Home > Urology > EAU 2022 > Genitourinary Cancer > Prostate cancer treatments reduce quality of life

Prostate cancer treatments reduce quality of life

Presented by
Mr André Deschamps, Europa Uomo, Belgium
Conference
EAU 2022
Trial
EUPROMS 2.0
Doi
https://doi.org/10.55788/d2326e47
In the EUPROMS 2.0 study, all therapies for patients with prostate cancer, other than active surveillance, were associated with a reduced quality of life. Therefore, active surveillance should be the first treatment option if it is applicable, argued the authors [1].

The EUPROMS 2.0 study measured the effect of prostate cancer treatments on quality of life through a 20-minute online survey, including 4 QoL questionnaires: EQ-5D-5L, EORTC-QLQ-C30, EPIC-26, and SDM-Q-9. Mainly, the study aimed to confirm and complement the results of the EUPROMS 1.0 study, which showed that prostate cancer treatments, except active surveillance, are related to a decreased quality of life. Mr André Deschamps (Europa Uomo, Belgium) presented the findings of the study, which reported on a total of 3,571 patients who completed the online survey.

In general, the results of EUPROMS 1.0 were confirmed. Prostate cancer therapies were associated with a reduced quality of life. An issue that was unresolved with the EUPROMS 1.0 study was the potential influence of comorbidities on quality of life. The current study demonstrated that high blood pressure was the only common comorbidity among patients (26.7%) and that 55.2% of the patients had no comorbidities, suggesting that the influence of comorbidities on quality of life is limited. EUPROMS 2.0 also showed that shared-decision making is fairly well integrated in clinical practice, with a median score of 34 out of 45 on the SDM-Q-9 questionnaire.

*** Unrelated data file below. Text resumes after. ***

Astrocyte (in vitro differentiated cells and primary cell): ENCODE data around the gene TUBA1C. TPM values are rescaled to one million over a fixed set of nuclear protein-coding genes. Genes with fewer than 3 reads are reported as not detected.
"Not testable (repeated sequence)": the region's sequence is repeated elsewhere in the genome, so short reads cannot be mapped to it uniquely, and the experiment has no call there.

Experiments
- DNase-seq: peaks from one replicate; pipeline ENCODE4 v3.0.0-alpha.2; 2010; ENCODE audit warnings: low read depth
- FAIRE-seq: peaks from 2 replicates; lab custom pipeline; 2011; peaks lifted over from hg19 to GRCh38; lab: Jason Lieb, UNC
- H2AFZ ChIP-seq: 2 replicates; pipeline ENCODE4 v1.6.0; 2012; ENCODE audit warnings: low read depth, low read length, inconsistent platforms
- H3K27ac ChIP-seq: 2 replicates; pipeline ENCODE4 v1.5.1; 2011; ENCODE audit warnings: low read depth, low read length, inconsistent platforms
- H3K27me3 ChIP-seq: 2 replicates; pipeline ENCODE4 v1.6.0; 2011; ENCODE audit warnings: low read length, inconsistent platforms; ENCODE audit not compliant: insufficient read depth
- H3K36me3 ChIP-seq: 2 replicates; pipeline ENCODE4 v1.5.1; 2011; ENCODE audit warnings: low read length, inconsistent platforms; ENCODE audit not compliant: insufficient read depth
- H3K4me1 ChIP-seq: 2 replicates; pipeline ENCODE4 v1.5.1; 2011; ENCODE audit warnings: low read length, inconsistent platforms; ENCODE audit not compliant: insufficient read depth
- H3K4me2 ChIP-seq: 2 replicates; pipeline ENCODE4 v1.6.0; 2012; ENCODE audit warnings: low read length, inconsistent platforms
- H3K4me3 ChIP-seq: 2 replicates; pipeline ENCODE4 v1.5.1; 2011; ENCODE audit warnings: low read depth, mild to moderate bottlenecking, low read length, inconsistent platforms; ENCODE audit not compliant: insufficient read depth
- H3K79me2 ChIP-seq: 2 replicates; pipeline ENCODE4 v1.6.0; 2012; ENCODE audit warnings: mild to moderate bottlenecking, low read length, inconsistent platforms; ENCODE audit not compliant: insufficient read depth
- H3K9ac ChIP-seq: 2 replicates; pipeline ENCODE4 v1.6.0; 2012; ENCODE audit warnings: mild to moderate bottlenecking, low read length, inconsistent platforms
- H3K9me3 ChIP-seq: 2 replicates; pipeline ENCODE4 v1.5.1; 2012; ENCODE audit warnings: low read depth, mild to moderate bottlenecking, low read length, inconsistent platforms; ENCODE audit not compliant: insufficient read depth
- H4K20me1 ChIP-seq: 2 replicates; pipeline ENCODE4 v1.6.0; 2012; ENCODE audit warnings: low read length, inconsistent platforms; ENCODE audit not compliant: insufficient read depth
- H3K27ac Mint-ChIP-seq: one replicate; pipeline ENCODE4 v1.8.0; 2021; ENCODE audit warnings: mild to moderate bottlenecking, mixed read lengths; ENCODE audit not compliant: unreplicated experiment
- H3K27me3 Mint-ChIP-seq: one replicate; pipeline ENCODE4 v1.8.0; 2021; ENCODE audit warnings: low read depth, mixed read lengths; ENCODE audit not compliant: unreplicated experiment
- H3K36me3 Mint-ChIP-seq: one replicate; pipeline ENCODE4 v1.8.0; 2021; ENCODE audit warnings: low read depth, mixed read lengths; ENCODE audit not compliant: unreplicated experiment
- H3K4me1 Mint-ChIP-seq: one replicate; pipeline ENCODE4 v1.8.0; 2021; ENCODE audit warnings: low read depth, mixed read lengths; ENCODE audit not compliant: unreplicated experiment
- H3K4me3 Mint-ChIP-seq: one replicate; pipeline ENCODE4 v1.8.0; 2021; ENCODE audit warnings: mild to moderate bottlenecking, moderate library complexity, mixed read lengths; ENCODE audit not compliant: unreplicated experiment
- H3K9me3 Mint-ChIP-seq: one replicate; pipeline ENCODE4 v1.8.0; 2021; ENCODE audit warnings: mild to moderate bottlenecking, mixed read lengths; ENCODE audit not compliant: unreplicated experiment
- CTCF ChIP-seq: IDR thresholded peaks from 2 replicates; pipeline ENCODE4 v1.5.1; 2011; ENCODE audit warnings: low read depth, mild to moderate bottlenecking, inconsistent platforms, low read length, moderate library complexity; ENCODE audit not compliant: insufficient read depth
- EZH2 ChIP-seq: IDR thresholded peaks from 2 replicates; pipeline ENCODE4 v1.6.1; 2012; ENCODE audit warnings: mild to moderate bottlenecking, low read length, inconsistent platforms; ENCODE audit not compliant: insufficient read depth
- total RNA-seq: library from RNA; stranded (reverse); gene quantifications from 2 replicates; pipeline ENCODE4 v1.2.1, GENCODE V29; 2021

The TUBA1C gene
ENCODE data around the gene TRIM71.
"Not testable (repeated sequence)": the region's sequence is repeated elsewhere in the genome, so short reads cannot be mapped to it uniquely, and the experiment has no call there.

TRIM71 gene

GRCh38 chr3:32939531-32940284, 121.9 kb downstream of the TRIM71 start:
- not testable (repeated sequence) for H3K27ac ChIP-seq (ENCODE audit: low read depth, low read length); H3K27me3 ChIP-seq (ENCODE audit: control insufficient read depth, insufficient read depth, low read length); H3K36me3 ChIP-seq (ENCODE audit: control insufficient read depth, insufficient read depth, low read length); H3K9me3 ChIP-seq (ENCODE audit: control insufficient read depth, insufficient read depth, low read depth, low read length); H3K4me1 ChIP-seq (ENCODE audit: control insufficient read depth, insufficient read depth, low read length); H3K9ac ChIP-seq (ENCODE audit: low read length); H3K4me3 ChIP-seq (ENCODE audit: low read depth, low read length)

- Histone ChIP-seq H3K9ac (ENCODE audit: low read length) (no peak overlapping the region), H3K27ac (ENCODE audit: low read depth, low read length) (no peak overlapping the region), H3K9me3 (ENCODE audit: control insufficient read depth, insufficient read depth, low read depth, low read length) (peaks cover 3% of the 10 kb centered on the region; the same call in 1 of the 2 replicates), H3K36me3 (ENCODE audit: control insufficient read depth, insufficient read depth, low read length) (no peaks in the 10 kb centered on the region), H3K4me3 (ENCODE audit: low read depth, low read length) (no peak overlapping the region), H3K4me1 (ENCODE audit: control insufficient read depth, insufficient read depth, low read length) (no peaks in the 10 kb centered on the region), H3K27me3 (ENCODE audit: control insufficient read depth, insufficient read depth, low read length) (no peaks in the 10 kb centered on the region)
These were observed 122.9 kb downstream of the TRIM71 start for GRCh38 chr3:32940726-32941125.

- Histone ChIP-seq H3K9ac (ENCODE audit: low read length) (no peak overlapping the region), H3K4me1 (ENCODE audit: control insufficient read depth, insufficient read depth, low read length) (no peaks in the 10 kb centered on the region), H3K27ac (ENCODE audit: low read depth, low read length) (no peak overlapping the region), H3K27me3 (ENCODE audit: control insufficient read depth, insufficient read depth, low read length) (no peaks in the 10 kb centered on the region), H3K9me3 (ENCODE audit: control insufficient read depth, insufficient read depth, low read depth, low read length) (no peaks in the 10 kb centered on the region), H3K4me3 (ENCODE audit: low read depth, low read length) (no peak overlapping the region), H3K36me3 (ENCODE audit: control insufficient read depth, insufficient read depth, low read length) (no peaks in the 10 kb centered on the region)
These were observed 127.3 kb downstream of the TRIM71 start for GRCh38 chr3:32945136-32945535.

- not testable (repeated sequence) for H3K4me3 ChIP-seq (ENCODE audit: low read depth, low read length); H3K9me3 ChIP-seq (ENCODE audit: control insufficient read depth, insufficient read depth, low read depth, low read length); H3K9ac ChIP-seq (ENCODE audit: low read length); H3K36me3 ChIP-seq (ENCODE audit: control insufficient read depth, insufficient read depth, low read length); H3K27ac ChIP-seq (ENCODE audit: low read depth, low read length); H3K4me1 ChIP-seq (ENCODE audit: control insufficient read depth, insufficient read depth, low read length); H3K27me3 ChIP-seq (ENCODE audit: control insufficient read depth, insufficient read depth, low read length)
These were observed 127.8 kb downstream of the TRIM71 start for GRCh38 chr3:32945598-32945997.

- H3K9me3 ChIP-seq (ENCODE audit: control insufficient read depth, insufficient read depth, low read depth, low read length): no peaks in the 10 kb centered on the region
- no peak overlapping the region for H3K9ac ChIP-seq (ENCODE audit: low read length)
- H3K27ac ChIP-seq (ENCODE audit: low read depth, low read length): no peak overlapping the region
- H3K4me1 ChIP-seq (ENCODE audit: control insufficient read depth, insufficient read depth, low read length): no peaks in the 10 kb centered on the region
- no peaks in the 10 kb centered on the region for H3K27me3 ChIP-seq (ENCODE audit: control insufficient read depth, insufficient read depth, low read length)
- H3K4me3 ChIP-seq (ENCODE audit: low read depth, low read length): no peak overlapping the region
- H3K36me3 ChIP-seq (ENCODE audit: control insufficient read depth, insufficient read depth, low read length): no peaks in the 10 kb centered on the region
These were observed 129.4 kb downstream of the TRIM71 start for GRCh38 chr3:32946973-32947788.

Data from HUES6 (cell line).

Additionally, EPIC incontinence scores were similar to those of the EUPROMS 1.0, with lower scores for radical prostatectomy (71), and higher scores for radiotherapy (94) and chemotherapy (94). No difference between treatment type and EPIC sexual score was displayed, with similar reductions for all therapies, except for active surveillance.

Mr Deschamps concluded that all therapies besides active surveillance reduced the quality of life of patients with prostate cancer, confirming the results of EUPROMS 1.0. ‚ÄúActive surveillance should be the first treatment if it can be applied safely, and healthcare professionals should use the results of EUPROMS 2.0 to discuss treatment options for their patients.‚ÄĚ

  1. Deschamps A, et al. The real effect of prostate cancer treatment: EUPROMS 2.0 study patient-driven quality of life study follow-up in order to answer questions following EUPROMS 1.0. Game-changing session 2, EAU 2022, 01‚Äď04 July.

 

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